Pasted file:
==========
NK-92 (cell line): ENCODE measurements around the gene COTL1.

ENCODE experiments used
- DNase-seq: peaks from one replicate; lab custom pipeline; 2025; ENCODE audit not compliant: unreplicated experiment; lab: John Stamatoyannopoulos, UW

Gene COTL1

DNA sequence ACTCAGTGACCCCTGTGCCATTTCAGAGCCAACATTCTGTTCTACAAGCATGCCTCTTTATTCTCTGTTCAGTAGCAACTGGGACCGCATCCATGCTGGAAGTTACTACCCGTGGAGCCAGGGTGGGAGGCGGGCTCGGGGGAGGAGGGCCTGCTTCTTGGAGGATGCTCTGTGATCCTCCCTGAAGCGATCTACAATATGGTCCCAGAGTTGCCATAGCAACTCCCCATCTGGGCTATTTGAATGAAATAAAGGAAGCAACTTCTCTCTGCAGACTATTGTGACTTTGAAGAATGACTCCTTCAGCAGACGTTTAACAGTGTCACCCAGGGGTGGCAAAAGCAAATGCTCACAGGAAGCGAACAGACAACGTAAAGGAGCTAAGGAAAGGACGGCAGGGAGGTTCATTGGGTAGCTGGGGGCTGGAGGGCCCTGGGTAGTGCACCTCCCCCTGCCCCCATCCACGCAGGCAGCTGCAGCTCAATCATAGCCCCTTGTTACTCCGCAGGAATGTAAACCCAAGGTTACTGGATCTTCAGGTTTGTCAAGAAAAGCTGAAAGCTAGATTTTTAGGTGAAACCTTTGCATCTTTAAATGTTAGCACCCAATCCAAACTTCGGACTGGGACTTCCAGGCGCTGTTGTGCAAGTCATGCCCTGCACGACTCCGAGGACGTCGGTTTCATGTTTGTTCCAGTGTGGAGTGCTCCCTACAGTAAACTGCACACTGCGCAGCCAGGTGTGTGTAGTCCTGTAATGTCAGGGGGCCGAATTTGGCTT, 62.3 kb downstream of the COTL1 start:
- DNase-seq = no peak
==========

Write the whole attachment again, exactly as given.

NK-92 (cell line): ENCODE measurements around the gene COTL1.

ENCODE experiments used
- DNase-seq: peaks from one replicate; lab custom pipeline; 2025; ENCODE audit not compliant: unreplicated experiment; lab: John Stamatoyannopoulos, UW

Gene COTL1

DNA sequence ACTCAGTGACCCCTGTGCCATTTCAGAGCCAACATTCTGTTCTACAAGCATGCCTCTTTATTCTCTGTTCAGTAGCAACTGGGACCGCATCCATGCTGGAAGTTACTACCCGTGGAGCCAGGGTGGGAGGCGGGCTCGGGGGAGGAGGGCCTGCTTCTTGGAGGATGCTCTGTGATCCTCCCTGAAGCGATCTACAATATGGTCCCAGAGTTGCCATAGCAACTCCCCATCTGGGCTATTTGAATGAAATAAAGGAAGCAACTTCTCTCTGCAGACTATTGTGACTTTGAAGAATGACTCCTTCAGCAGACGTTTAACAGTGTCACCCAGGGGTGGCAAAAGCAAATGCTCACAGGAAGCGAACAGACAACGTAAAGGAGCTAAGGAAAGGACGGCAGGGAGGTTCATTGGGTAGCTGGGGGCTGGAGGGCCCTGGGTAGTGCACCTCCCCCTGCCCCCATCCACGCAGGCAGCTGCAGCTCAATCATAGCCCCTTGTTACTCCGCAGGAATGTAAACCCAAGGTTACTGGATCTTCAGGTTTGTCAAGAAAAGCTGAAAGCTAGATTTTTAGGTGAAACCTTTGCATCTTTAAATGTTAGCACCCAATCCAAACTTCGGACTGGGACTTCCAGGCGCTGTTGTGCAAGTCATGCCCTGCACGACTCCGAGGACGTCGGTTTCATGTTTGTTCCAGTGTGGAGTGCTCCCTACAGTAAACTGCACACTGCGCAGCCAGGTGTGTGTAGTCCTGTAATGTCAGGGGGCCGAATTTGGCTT, 62.3 kb downstream of the COTL1 start:
- DNase-seq = no peak